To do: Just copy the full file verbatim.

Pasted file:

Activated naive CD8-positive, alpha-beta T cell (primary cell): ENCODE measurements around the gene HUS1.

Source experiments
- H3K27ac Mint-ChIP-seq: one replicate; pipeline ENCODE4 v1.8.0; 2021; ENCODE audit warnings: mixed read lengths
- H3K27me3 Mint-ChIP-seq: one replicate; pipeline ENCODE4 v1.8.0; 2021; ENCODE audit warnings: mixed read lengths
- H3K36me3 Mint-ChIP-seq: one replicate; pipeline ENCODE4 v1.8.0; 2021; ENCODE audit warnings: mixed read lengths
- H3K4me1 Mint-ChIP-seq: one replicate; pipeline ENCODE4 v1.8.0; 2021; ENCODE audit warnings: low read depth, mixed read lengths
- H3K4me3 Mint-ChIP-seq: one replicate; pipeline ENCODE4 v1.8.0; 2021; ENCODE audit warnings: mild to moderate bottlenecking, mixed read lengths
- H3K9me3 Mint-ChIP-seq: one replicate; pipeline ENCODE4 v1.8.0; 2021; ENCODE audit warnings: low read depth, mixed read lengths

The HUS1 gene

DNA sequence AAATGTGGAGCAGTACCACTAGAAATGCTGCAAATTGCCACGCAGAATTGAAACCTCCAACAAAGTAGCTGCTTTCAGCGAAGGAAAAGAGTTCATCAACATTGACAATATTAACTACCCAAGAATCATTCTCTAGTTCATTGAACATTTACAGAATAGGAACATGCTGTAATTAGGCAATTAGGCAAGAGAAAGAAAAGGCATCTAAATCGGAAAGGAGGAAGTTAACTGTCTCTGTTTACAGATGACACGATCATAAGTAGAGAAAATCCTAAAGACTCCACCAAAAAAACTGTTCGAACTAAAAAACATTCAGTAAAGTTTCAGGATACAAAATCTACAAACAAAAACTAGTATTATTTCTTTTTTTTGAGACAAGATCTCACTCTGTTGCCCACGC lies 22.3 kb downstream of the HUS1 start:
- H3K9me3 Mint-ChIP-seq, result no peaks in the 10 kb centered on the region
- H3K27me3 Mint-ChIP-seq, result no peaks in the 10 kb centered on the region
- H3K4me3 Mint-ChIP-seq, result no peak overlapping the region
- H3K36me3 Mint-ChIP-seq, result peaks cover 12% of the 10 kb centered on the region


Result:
Activated naive CD8-positive, alpha-beta T cell (primary cell): ENCODE measurements around the gene HUS1.

Source experiments
- H3K27ac Mint-ChIP-seq: one replicate; pipeline ENCODE4 v1.8.0; 2021; ENCODE audit warnings: mixed read lengths
- H3K27me3 Mint-ChIP-seq: one replicate; pipeline ENCODE4 v1.8.0; 2021; ENCODE audit warnings: mixed read lengths
- H3K36me3 Mint-ChIP-seq: one replicate; pipeline ENCODE4 v1.8.0; 2021; ENCODE audit warnings: mixed read lengths
- H3K4me1 Mint-ChIP-seq: one replicate; pipeline ENCODE4 v1.8.0; 2021; ENCODE audit warnings: low read depth, mixed read lengths
- H3K4me3 Mint-ChIP-seq: one replicate; pipeline ENCODE4 v1.8.0; 2021; ENCODE audit warnings: mild to moderate bottlenecking, mixed read lengths
- H3K9me3 Mint-ChIP-seq: one replicate; pipeline ENCODE4 v1.8.0; 2021; ENCODE audit warnings: low read depth, mixed read lengths

The HUS1 gene

DNA sequence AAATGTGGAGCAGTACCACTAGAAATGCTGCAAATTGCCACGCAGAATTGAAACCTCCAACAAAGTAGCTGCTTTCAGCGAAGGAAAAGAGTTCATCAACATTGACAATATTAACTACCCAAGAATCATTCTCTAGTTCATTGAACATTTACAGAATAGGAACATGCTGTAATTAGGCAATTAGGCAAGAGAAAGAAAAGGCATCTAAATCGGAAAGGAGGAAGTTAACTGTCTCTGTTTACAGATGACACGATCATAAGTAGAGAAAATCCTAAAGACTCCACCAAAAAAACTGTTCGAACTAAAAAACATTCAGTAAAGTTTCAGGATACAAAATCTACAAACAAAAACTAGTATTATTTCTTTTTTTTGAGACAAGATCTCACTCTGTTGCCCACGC lies 22.3 kb downstream of the HUS1 start:
- H3K9me3 Mint-ChIP-seq, result no peaks in the 10 kb centered on the region
- H3K27me3 Mint-ChIP-seq, result no peaks in the 10 kb centered on the region
- H3K4me3 Mint-ChIP-seq, result no peak overlapping the region
- H3K36me3 Mint-ChIP-seq, result peaks cover 12% of the 10 kb centered on the region